{[ promptMessage ]}

Bookmark it

{[ promptMessage ]}

Lecture-10

# Lecture-10 - à infty v T = mg/k(1 v T =/=\infty(2 v T is...

This preview shows pages 1–3. Sign up to view the full content.

AMS 361: Applied Calculus IV (DE & BVP) Outline for Lecture 10 2. 3 Classical Mechanics models Resistance Proportional to Velocity (dropping to earth) Note: My description (particularly the notation) of this problem is different from the textbook, but basic idea is the same. Assuming one object was dropped from an airplane with initial speed v0, we can write its equation of motion by using Newton’s 2 nd law: m v’ = -kv + mg m= mass of object, v = velocity, k=frictional constant, g = gravitational constant. We have made several assumptions: (1) speed pointing down is positive (going up is negative); (2) frictional force is always in the opposed direction of the motion; so the frictional force always slows the movement of the object; (3) this setup only explains the situation to drop an object to earth. We can solve the above equation easily to get V(t) = (v0 - mg/k) e^{-kt} + mg/k

This preview has intentionally blurred sections. Sign up to view the full version.

View Full Document
Remarks: Terminal speed is defined as the speed when t
This is the end of the preview. Sign up to access the rest of the document.

Unformatted text preview: à infty, v T = mg/k (1) v T =/= \infty (2) v T is independent of V0 (the initial speed) (3) Even if v0 =0, we can reach the positive speed (4) if k=0 (frictionless), v T à \infty (5) if k=\infty, v T à Resistance Proportional to Square of Velocity (high speed situation…) Equation can be written as m v’ = -kv|v| – mg whose solution is For Upward move: ( |v| = v because v is positive) V’ = -g – r v^2 We found v(t) = sqrt(g/r) tan {C1 – t sqrt(rg) } where C1 = arc tan {v0 sqrt(r/g) } For Downward move: ( |v| = -v because v is negative) V’ = -g + r v^2 We found v(t) = sqrt(g/r) tan h {C2 – t sqrt(rg) } where C2 = arc tanh {v0 sqrt(r/g) } Where tanh (x) = sinh (x)/cosh (x) = ½ {e^x – e^(-x)}/ ½ {e^x + e^(-x)} Remarks: (1) If v0=0, we can easily see C2=0 so v(t) = -sqrt(g/r) tan h {t sqrt(rg) } (2) Terminal speed is t=infty, we have v(t=infty) = sqrt(q/r). This is the terminal speed....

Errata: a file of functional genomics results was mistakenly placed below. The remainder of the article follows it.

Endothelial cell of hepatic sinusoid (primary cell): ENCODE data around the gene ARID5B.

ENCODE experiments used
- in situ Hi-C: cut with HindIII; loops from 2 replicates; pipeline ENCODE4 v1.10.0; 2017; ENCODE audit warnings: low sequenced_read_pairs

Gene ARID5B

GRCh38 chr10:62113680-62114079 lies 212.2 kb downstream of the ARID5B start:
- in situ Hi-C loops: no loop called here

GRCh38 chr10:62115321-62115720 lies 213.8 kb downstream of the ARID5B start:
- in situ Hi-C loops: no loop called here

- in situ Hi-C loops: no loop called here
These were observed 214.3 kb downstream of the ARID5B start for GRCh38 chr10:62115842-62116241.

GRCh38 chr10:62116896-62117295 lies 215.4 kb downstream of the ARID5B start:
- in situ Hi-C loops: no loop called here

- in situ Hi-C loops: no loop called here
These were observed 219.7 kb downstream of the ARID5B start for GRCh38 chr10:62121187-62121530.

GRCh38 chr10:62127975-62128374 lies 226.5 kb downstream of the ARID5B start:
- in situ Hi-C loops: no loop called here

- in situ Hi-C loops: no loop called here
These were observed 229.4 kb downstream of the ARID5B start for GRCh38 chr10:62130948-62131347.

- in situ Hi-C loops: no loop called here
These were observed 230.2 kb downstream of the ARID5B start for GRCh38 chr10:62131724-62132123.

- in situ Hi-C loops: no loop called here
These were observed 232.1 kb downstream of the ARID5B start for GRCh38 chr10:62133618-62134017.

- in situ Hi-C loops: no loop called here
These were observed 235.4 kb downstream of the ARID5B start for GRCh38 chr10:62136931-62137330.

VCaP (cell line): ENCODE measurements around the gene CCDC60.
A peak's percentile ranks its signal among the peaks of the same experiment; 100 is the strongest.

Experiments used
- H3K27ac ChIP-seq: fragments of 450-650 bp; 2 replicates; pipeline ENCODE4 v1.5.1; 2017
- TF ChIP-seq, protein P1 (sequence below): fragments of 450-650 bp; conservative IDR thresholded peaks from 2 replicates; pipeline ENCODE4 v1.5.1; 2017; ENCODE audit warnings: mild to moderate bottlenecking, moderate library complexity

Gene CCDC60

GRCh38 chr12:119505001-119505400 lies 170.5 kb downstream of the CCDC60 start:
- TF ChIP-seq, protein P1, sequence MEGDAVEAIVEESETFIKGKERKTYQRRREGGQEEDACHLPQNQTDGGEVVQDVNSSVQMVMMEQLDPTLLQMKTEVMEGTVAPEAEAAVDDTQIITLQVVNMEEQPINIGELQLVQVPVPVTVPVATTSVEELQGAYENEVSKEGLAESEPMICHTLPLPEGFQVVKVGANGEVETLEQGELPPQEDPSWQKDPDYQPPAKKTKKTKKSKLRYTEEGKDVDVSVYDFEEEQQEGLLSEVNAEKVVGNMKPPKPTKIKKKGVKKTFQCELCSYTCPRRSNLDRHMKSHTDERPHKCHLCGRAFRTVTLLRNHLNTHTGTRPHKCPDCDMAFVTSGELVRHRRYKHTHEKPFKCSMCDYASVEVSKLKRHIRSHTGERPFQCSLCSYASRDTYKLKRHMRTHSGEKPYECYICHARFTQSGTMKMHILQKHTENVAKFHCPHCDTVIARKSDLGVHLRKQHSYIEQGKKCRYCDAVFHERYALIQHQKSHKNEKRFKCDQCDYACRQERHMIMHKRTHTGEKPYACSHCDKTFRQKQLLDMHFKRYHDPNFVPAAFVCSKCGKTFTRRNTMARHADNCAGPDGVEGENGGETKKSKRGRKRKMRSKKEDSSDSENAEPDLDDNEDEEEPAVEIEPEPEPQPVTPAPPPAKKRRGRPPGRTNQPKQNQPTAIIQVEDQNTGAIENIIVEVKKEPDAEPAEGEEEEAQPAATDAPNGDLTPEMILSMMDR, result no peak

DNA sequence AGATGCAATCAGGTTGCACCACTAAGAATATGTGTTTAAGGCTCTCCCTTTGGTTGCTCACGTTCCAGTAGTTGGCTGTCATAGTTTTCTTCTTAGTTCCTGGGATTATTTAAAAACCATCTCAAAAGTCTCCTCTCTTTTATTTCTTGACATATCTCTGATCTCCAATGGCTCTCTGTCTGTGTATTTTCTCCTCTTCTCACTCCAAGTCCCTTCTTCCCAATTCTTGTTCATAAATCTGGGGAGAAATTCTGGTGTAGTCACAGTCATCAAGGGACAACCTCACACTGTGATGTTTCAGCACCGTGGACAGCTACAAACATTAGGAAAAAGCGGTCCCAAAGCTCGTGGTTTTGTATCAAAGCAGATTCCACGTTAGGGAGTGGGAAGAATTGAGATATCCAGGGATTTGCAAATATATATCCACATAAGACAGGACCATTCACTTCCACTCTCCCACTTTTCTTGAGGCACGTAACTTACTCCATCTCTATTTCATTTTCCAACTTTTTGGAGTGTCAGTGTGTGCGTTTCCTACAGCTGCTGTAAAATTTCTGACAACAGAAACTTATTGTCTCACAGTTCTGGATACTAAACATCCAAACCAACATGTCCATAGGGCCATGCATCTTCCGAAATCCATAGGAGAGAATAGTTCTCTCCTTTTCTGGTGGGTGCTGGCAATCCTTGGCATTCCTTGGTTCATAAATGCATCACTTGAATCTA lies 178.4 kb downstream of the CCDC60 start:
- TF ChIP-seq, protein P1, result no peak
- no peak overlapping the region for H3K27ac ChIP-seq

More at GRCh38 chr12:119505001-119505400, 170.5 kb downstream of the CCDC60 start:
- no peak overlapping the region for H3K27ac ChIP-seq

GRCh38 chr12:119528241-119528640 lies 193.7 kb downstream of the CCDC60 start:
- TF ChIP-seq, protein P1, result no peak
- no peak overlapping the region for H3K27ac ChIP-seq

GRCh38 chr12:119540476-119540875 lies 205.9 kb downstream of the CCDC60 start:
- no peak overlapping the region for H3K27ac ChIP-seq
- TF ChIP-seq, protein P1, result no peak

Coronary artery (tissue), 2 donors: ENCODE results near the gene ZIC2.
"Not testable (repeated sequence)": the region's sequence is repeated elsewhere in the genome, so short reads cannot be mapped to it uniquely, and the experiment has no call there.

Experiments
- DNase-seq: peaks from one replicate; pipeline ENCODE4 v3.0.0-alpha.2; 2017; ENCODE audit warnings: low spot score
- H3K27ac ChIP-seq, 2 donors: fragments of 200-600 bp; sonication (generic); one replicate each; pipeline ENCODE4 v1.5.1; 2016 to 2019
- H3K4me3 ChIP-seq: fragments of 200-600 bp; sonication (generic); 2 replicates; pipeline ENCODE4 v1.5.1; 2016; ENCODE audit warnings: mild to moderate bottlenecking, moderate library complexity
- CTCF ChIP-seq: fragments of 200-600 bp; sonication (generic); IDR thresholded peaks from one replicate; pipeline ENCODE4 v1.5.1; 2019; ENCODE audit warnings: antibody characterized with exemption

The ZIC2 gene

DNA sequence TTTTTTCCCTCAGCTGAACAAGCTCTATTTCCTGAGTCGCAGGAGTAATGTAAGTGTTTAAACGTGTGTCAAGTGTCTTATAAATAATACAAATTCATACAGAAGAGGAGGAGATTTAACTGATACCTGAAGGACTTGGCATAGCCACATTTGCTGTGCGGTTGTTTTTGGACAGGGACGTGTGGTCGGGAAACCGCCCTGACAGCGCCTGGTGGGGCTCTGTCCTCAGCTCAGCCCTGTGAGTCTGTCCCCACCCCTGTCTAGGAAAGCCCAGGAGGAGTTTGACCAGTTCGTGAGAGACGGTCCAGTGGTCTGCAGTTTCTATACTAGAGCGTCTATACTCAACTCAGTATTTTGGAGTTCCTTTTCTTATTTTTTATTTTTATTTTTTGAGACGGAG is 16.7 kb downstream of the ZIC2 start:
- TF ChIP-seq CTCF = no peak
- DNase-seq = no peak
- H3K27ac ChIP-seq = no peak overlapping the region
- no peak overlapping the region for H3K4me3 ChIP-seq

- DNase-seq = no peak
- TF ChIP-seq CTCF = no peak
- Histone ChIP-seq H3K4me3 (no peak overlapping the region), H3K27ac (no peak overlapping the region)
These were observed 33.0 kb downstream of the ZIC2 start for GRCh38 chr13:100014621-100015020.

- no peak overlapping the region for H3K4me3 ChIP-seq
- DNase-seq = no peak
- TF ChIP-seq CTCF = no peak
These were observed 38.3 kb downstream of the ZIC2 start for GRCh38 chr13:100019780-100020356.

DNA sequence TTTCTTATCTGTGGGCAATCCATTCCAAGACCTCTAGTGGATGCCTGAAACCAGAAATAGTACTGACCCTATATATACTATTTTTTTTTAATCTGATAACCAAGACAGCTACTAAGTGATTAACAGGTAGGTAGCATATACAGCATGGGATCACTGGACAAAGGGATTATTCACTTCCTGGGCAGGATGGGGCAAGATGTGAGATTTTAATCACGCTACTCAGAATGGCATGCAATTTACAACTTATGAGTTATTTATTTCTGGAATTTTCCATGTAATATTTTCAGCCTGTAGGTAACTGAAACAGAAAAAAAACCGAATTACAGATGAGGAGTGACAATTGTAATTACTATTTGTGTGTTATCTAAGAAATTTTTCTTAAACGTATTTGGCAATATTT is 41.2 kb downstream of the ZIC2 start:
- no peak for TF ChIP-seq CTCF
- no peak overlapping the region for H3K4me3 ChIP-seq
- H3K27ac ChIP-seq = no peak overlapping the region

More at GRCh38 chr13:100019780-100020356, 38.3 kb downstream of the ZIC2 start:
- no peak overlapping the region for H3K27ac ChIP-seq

View Full Document

{[ snackBarMessage ]}

### What students are saying

• As a current student on this bumpy collegiate pathway, I stumbled upon Course Hero, where I can find study resources for nearly all my courses, get online help from tutors 24/7, and even share my old projects, papers, and lecture notes with other students.

Kiran Temple University Fox School of Business ‘17, Course Hero Intern

• I cannot even describe how much Course Hero helped me this summer. It’s truly become something I can always rely on and help me. In the end, I was not only able to survive summer classes, but I was able to thrive thanks to Course Hero.

Dana University of Pennsylvania ‘17, Course Hero Intern

• The ability to access any university’s resources through Course Hero proved invaluable in my case. I was behind on Tulane coursework and actually used UCLA’s materials to help me move forward and get everything together on time.

Jill Tulane University ‘16, Course Hero Intern